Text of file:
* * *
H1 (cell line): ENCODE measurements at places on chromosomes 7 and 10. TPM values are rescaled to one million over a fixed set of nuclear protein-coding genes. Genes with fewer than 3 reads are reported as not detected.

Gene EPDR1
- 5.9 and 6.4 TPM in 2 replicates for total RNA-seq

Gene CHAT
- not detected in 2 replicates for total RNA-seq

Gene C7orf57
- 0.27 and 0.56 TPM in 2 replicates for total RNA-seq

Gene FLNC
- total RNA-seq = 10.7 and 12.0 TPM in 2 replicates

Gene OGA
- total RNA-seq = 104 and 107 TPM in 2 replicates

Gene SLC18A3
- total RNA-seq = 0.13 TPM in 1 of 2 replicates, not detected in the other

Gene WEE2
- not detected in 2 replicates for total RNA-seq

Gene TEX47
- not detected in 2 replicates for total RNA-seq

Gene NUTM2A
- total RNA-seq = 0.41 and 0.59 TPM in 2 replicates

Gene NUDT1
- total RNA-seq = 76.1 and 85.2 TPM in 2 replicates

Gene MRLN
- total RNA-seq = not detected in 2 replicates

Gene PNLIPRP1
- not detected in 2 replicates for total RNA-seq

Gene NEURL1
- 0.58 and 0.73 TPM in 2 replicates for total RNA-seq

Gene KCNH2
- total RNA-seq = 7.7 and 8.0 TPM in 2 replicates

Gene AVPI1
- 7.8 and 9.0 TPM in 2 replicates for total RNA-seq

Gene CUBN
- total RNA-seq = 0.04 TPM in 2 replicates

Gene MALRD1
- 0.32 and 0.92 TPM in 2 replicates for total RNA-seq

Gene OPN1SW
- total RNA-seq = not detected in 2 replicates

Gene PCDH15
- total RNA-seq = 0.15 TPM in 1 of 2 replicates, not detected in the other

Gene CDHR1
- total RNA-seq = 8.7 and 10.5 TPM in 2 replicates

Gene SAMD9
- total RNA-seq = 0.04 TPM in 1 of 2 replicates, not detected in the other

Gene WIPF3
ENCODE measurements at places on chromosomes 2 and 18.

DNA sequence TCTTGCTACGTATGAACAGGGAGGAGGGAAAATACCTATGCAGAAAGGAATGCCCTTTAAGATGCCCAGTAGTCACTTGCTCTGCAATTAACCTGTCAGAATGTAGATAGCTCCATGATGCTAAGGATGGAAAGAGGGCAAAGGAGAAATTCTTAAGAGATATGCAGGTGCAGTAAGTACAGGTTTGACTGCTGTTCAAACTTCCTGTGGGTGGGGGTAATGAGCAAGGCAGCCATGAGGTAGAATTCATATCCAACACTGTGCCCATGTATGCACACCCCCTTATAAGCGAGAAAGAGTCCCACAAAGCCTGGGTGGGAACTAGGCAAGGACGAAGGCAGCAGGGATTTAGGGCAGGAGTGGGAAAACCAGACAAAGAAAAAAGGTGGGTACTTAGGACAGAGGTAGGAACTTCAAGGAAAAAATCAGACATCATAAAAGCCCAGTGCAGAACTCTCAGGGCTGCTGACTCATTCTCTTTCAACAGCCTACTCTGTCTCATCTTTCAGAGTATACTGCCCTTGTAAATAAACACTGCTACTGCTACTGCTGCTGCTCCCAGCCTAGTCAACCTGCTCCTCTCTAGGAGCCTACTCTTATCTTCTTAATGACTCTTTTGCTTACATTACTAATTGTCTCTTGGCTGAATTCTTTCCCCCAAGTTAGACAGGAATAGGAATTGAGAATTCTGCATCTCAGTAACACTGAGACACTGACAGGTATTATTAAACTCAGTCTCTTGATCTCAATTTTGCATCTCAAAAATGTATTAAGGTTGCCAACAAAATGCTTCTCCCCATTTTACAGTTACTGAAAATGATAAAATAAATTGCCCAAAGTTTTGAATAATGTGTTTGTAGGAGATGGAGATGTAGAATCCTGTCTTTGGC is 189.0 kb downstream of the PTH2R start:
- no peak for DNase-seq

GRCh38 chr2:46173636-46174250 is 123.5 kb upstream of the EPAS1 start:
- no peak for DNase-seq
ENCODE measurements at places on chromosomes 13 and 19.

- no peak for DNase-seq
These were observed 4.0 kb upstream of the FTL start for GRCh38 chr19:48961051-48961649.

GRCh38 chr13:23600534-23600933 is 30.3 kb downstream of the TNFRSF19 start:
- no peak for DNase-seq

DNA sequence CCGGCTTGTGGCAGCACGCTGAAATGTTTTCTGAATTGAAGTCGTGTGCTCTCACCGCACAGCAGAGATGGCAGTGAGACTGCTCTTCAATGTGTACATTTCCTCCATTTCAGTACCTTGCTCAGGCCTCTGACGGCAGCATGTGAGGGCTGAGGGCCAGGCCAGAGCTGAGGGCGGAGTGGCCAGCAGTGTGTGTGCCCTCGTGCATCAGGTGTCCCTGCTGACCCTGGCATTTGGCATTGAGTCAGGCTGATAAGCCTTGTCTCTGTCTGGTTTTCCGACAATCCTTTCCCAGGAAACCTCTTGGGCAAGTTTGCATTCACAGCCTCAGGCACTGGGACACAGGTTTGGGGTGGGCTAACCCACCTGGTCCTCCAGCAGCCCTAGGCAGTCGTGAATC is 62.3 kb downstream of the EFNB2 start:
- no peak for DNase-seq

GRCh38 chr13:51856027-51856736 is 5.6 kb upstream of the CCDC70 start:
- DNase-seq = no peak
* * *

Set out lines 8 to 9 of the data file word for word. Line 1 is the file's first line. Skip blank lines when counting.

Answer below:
Gene FLNC
- total RNA-seq = 10.7 and 12.0 TPM in 2 replicates